A new ACLU and Color of Change report, “Selling Off Our Freedom: How Insurance Corporations Have Taken over Our Bail System” condemns for-profit businesses for their role in mass incarceration and racial inequality.
Most people know, either from experience or from reading the news, that people who are arrested might receive the option of paying bail in order to get out of jail during the pretrial period. Generally, judges set bail based on the type of crime for which the suspect has been arrested. Suspects may request lower bail, or request release on recognizance. Either way, suspects have to comply with conditions of release in order to avoid being arrested again.
Many countries offer the option of bail as an alternative to imprisonment while a defendant awaits trial, based on the principle that no one should be incarcerated before they’re proven guilty. This monetary deposit represents an agreement that the accused will show up for their court dates. After the trial, provided the suspect shows up to their court dates, he or she receives a refund.
What happens to bail money if the defendant forfeits it by not appearing in court? In such cases, local regulations stipulate how the money will be used, usually by the courts or law enforcement agencies. Forfeited bail belongs to the government, not to for-profit agencies.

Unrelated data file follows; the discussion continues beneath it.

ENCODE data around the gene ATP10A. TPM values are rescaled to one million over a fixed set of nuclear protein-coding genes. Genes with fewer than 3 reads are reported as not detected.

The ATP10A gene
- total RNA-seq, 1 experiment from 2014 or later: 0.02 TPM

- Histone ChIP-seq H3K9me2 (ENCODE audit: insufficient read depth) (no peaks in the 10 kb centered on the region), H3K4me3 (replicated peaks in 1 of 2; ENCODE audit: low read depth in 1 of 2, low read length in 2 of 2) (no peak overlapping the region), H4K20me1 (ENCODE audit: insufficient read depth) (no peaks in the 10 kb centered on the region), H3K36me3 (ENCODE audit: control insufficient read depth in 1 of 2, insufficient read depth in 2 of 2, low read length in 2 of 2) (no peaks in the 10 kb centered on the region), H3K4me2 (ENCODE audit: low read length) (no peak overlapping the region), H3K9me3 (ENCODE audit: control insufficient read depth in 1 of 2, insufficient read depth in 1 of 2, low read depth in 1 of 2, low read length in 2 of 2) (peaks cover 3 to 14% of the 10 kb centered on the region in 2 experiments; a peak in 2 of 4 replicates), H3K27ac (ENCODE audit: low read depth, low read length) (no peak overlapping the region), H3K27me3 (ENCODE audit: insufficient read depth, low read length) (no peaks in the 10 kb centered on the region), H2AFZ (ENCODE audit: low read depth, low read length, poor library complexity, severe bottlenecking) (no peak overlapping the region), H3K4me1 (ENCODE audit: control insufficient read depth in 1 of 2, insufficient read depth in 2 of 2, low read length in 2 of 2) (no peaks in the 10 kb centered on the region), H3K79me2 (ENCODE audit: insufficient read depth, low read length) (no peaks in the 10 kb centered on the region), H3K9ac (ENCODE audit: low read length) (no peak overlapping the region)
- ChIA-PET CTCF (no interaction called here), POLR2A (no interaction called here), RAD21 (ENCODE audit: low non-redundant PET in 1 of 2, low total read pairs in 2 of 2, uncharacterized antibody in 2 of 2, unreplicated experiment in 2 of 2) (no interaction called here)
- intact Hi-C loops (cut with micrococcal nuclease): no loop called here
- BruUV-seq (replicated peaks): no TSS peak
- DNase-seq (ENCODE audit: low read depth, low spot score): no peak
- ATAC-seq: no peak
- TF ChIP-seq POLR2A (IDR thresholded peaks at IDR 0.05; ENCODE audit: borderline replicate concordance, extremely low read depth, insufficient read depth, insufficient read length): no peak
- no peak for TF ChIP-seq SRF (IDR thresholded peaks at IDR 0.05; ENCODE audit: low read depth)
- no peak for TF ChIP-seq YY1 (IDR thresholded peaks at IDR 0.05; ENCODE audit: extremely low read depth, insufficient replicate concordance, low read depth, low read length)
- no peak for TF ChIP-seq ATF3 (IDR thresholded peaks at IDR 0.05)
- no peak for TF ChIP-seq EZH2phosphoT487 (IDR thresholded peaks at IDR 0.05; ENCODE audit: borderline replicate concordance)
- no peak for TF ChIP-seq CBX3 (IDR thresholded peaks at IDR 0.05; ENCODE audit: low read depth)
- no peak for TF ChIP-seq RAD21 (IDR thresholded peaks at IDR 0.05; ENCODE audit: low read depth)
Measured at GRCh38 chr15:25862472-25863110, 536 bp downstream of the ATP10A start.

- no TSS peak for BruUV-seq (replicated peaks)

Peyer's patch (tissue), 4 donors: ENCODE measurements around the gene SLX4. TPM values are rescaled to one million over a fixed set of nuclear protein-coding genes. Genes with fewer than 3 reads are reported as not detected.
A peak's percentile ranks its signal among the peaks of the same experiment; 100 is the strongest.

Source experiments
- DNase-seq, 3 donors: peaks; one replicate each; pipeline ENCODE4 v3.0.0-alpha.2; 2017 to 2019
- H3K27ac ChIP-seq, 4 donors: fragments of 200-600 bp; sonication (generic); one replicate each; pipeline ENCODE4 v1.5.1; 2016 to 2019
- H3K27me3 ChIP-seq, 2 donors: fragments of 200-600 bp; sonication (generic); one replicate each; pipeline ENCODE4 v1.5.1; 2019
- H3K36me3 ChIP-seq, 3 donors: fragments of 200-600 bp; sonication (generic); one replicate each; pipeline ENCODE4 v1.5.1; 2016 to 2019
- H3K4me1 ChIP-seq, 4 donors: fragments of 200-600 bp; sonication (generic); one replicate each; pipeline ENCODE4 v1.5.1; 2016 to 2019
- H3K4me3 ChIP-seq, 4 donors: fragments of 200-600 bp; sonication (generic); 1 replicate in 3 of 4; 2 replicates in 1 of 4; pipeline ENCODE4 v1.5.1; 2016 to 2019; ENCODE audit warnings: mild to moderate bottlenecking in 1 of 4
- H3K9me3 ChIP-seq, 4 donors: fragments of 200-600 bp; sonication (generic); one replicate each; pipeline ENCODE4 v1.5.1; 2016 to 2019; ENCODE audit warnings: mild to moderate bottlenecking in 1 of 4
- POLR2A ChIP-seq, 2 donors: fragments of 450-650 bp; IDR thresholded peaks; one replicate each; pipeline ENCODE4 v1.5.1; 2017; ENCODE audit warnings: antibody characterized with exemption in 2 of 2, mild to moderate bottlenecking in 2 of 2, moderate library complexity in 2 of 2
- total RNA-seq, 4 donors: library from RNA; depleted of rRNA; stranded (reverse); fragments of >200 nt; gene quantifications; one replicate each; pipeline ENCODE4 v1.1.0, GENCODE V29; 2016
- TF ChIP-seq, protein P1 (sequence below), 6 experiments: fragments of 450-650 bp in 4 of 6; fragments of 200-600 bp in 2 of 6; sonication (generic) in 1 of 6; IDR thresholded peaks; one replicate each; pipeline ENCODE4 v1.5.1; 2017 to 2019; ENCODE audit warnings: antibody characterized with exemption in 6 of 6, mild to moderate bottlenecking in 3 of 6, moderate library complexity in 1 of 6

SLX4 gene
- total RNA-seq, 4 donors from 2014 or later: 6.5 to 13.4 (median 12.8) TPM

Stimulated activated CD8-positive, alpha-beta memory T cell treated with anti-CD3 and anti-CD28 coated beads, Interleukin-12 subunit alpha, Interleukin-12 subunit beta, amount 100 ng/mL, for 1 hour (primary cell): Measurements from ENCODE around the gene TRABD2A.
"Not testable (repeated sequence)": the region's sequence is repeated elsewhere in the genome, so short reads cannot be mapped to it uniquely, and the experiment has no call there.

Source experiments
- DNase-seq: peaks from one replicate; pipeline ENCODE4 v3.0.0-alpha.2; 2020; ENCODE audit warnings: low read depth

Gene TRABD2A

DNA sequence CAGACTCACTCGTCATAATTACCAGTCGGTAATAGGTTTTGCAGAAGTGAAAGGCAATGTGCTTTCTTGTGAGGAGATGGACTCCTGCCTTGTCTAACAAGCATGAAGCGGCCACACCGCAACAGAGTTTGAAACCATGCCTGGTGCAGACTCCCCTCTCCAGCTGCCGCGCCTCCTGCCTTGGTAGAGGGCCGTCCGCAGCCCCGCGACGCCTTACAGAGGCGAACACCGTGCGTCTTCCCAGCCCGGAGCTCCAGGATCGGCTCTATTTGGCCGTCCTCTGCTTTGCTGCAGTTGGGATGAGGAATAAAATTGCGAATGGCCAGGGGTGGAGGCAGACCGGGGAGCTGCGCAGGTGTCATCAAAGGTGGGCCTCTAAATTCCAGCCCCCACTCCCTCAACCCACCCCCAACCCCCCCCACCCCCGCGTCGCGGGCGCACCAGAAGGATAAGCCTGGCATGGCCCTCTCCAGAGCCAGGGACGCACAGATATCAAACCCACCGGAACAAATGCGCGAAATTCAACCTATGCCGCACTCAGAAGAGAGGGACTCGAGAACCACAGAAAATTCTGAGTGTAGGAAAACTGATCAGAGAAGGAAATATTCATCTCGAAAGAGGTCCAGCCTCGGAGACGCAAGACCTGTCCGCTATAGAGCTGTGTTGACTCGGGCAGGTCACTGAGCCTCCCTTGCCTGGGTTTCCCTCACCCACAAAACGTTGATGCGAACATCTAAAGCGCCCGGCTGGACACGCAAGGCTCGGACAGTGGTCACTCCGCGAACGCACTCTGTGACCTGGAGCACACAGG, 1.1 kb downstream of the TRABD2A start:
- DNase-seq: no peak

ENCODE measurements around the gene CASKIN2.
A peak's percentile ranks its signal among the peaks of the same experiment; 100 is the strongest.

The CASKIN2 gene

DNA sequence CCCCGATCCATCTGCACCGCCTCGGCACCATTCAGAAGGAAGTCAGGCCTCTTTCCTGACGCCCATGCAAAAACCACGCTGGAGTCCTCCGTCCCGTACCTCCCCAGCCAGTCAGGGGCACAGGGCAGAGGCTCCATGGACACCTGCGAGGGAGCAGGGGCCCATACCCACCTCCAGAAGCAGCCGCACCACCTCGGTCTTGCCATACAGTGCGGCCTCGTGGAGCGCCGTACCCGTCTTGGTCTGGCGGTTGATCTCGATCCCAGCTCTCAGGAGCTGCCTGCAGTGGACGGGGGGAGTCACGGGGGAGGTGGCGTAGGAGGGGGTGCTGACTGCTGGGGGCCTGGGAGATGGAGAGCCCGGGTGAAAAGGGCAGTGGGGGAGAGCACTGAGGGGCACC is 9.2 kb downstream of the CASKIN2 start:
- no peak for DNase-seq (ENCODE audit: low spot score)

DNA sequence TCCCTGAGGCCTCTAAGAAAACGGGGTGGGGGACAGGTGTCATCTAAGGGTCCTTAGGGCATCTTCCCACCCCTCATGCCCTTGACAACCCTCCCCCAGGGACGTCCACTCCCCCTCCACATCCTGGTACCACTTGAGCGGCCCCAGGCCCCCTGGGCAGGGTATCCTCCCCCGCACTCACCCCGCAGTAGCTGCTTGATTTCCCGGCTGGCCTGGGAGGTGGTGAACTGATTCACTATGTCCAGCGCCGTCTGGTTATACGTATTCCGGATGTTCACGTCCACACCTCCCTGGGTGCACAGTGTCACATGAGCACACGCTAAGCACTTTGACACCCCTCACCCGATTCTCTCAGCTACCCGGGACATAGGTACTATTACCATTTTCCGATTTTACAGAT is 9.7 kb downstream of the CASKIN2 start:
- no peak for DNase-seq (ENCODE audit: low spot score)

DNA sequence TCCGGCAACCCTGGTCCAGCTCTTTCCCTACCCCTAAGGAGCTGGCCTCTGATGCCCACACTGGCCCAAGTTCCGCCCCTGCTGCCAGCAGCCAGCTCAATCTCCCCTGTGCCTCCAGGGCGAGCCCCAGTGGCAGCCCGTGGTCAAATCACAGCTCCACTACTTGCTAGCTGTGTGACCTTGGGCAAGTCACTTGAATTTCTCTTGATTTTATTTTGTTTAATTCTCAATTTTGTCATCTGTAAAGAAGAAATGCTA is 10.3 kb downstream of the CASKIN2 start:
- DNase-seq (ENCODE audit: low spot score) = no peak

Jailed suspects can post bail with the courts directly, or they can purchase bail bonds from private insurers. The practice of selling bail bonds for profit is unlawful in every country in the world, except the United States and the Philippines. Bail bondsmen who work for insurance companies target criminal defendants when selling their products, and they charge a non-refundable fee to post bail. Additionally, many corporations do not return the bail money after the trial, even when no convictions result. So, if you contract with an insurance company selling bail bonds, you will never see the money they collect as a fee on top of the bail payment. In some cases, you won’t even see the bail refunded by the courts — money to which you should be entitled.
The report outlines several alarming ways in which for-profit insurance companies harm individuals and families, particularly people of color and low-income individuals and families:
Civil rights advocates have called for the elimination of for-profit bail companies for nearly a century. The very idea of having to pay to get out of jail when you are presumed innocent raises an ethical dilemma. The Eighth Amendment prohibits judges from setting excessive bail; while this prompts debate about how we define “excessive,” at least the protection exists.
The constitutional loophole? The 8th Amendment regulates government agencies, not for-profit insurance corporations. Prohibiting for-profit bail corporations is the first step to correcting these injustices; not to mention it will put us on par with most of the rest of the world.
For statistics, infographics, and case studies, access the full report for free.